Spirit is one of the fastest-growing activities in the country, and nowhere is that growth more evident than in Texas. The University Interscholastic League (UIL) State Spirit Championships have experienced tremendous growth in their three years of existence. The 2018 event took place in January at the Fort Worth (Texas) Convention Center and featured 466 programs from throughout the Lone Star state.
UIL Executive Director Dr. Charles Breithaupt and his staff hosted nearly 10,000 participants during the championships, including those participating in the recently added “Game Day” format.
“We are very pleased with the progress of the UIL State Spirit Championships,” Breithaupt said. “More than a third of our 1,450 high schools competed in our third-annual event. The Game Day format has been well-received, and the competition for a state championship in each conference has drawn large crowds in support of the cheerleaders. It’s also important to note that sanctioning cheer in Texas has brought about tremendous opportunities for the education of coaches and cheerleaders in regard to the health and safety of our students.”
The UIL schools compete in one of six conferences (Divisions 1A, 2A, 3A, 4A, 5A and 6A), as well as a coed division. Conferences 5A and 6A feature two champions each as they each are split into two divisions, bringing the total number of champions to nine. Conference 5A D1 is for school enrollments of 1,730 to 2,149; Conference 5A D2 has school enrollments ranging from 1,100 to 1,729 students; Conference 6A D1 consists of schools with enrollments of more than 2,725 students; and Conference 6A D2 has school enrollments ranging from 2,150 to 2,724 students.
The championships are composed of three competitive categories (crowd leading, fight song and band dance) in which schools compete in a preliminary division event and final competition. Conference 6A D2 is one exception to the format as it features two group competitions for the preliminary division events. All divisions conclude with an awards ceremony. The makeup of each school competing in a conference consists of a maximum of 12 participants (three or fewer males) for those in Conferences 1A and 2A. A maximum of 20 participants (three or fewer males) can compete for a squad in Conferences 3A and 4A. Conferences 5A and 6A permit a maximum of 30 participants (three or fewer males). Similarly, the coed division allows a maximum of 30 participants, but allows four males to be among the participant total.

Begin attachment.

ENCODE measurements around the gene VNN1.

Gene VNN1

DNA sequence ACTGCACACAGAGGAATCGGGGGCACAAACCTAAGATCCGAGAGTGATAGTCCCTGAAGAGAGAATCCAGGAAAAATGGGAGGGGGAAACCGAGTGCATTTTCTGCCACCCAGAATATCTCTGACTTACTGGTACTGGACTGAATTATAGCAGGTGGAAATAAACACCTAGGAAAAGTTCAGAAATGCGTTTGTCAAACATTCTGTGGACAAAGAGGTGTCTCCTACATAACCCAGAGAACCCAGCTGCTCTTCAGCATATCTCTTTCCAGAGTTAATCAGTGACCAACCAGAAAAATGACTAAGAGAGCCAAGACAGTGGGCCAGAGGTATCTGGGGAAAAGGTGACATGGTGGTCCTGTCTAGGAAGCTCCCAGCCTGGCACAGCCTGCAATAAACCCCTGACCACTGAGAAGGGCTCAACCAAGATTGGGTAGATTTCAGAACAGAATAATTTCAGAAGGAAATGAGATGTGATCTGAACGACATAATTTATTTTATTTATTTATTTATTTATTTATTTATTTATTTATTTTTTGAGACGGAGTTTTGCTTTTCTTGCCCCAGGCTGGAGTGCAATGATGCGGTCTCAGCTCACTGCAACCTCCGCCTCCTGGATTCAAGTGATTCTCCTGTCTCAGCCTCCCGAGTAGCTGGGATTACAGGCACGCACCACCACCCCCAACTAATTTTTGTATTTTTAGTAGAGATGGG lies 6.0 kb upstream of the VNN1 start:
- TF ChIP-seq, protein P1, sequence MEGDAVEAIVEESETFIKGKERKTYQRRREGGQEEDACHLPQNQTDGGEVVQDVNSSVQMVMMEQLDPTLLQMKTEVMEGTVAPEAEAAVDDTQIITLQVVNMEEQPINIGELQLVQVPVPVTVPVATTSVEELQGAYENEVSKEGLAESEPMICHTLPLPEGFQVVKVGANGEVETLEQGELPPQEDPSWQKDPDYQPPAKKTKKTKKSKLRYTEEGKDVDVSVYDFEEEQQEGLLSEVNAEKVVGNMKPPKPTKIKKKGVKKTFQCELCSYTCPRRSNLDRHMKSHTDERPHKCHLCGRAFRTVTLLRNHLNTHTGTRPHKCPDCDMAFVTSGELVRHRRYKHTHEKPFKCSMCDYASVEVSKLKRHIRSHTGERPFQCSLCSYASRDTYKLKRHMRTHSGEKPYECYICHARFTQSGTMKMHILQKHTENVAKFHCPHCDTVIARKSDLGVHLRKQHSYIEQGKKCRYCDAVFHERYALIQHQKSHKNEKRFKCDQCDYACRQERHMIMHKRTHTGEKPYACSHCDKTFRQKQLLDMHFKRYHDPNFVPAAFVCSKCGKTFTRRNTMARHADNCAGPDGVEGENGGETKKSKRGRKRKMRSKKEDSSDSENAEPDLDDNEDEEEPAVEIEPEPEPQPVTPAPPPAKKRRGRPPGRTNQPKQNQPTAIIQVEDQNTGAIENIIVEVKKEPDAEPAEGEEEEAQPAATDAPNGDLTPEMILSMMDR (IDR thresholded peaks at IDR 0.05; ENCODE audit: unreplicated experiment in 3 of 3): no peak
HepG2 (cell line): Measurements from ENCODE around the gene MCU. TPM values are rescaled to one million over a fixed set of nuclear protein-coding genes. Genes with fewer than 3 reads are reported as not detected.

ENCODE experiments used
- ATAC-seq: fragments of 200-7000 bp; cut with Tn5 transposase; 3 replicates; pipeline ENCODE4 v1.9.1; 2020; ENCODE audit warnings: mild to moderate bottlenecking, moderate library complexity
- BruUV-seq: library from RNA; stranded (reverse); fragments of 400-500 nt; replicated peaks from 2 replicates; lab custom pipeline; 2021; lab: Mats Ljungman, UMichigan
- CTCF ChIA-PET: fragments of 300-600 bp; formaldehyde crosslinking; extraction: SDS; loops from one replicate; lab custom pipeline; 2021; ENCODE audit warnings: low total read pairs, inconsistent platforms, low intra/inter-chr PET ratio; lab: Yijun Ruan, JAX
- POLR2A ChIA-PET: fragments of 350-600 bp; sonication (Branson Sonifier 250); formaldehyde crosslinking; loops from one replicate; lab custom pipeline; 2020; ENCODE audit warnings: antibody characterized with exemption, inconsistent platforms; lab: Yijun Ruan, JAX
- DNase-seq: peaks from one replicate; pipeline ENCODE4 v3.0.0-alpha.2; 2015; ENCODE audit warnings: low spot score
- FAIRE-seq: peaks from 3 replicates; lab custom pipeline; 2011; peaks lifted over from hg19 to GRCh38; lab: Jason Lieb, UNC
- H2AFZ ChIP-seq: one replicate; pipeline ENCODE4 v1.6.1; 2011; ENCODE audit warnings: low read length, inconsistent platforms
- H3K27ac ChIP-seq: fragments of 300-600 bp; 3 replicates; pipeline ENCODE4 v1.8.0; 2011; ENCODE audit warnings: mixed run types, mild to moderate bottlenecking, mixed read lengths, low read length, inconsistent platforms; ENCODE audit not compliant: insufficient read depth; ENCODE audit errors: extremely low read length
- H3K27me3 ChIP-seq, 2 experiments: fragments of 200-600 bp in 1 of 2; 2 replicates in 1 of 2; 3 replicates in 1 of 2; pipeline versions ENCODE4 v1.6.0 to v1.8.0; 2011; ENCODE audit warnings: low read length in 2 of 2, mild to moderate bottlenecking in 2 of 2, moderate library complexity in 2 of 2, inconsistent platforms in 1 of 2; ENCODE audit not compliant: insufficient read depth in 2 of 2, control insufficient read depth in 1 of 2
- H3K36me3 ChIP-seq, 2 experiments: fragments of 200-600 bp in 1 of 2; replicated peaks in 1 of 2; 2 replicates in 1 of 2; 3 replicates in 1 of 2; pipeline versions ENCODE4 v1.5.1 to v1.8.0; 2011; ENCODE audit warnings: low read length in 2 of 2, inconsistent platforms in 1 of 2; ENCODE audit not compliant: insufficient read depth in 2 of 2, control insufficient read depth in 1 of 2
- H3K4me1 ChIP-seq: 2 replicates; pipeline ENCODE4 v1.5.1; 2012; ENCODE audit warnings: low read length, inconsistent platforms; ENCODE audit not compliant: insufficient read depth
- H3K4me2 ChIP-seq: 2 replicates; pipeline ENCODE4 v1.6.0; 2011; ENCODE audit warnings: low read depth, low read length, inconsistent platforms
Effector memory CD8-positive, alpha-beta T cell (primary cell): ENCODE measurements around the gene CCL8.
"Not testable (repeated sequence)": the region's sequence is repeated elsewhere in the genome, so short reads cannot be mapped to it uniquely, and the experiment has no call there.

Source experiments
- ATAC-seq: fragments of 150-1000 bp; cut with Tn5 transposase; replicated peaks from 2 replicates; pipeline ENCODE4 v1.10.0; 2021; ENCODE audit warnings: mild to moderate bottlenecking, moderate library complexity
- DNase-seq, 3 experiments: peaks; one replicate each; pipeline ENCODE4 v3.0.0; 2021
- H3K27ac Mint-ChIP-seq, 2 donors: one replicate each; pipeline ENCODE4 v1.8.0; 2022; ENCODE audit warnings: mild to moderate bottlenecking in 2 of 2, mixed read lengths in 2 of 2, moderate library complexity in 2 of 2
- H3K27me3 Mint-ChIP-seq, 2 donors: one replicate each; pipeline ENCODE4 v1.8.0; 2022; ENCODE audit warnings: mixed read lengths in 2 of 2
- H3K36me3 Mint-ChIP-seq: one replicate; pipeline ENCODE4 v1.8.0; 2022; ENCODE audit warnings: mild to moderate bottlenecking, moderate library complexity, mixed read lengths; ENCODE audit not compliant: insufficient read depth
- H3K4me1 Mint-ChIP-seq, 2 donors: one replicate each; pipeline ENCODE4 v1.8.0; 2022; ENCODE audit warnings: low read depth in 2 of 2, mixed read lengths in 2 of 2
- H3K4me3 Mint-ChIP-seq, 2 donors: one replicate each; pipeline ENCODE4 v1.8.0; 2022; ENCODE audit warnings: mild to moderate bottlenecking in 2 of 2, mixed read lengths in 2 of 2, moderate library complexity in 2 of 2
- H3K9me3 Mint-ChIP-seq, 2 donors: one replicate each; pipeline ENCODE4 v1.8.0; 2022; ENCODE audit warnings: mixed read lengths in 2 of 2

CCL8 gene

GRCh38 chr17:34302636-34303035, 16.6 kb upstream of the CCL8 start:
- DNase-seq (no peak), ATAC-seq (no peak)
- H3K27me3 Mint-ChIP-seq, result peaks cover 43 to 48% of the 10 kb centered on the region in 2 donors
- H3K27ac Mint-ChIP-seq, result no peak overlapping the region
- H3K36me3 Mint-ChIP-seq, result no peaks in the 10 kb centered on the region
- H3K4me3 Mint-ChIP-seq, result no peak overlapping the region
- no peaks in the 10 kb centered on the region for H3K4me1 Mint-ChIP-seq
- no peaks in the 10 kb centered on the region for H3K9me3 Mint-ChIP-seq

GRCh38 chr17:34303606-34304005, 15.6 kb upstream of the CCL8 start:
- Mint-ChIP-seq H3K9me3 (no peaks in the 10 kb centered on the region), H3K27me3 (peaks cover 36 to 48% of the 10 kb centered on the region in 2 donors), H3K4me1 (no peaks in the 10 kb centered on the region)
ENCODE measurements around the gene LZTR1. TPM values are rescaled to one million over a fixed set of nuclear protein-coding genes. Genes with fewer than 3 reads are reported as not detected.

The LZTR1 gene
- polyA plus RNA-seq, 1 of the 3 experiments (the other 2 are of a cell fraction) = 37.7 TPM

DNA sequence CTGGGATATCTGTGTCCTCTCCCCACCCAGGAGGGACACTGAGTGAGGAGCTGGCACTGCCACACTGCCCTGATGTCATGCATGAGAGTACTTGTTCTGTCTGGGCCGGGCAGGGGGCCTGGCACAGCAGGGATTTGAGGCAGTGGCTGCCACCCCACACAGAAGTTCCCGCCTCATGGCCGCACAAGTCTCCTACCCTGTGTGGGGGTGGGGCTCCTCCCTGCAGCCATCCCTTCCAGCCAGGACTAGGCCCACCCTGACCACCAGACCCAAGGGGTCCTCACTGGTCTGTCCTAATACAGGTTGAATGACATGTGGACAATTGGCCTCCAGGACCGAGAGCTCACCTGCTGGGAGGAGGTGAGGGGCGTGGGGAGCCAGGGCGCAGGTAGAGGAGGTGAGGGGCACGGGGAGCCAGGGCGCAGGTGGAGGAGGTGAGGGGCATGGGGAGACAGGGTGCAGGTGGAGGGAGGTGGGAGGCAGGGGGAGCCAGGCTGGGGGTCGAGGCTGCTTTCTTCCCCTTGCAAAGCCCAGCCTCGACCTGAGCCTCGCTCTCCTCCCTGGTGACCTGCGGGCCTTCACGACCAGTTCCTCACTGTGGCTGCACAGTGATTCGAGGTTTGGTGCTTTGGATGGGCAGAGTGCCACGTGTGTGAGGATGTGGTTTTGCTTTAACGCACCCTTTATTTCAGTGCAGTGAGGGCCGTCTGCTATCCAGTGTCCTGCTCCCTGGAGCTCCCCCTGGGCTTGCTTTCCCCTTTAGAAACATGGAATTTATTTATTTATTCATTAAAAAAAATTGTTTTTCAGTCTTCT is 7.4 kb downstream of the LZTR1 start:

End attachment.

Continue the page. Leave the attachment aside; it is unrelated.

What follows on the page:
At this year’s event, Paducah High School (1A), Junction High School (2A) and Mount Vernon High School (3A) all claimed their third-consecutive UIL State Spirit Championship. Crandall High School (4A), Cedar Park High School (5A D1), Mission Sharyland Pioneer High School (5A D2), San Antonio Johnson High School (6A D1) and McAllen Memorial High School (6A D2) rounded out the winners for the UIL’s larger classes. San Antonio Johnson’s win was also its third in a row after earning championships in 2016 and 2017 at which time Class 6A participants competed within a single division. The coed division champion was Lewisville High School.
“The amount of work and time that it takes to win our spirit championship is evident in the skill on display,” said Dr. Susan Elza, UIL director of athletics. “We are proud of the work of our cheerleaders who participate as a part of their respective school’s spirit teams. We’re amazed by their competitive focus and amazing talent. It takes sharp skill to compete in the synchronicity of fellow teammates, and the athleticism of all participants is incredible. We are proud for our winners and proud for every team that participates.”
The rules for the UIL State Spirit Championships stipulate that “mascots and flag runners are welcomed but cannot be involved in the execution of cheer skills. All participants on the floor count toward total.”
The league’s first sponsored championships took place in 2016. At that time, the event was able to attract 317 schools. By the time 2017 arrived, the UIL transitioned the championships into a pilot program, drawing 425 schools and more than 9,800 participants.
“Dr. Charles Breithaupt, along with Varsity Spirit, shared the collaborative vision to create the UIL State Spirit Championships,” Elza said.
Elza added that such an event would be difficult to manage without the help of Varsity Spirit and its staff, who she applauded for keeping the championships moving along from the day they arrive until the last champions are crowned.
“The lion’s share of the credit needs be given to the staff at Varsity Spirit. Leading up to the event, our UIL staff works in collaboration with Varsity Spirit coordinating dates, venues, schedules, registrations and programs,” Elza said. “Once we arrive at the event site, the Varsity Spirit staff takes over and runs the event from start to finish with our UIL staff being chiefly in charge of greeting and communicating with participant schools and awarding our winners. The Varsity Spirit staff runs a professional and first-class event for our schools and we could not be more pleased with their work and effort.”
Cody Porter is a graphic arts/communications assistant in the NFHS Publications/Communications Department.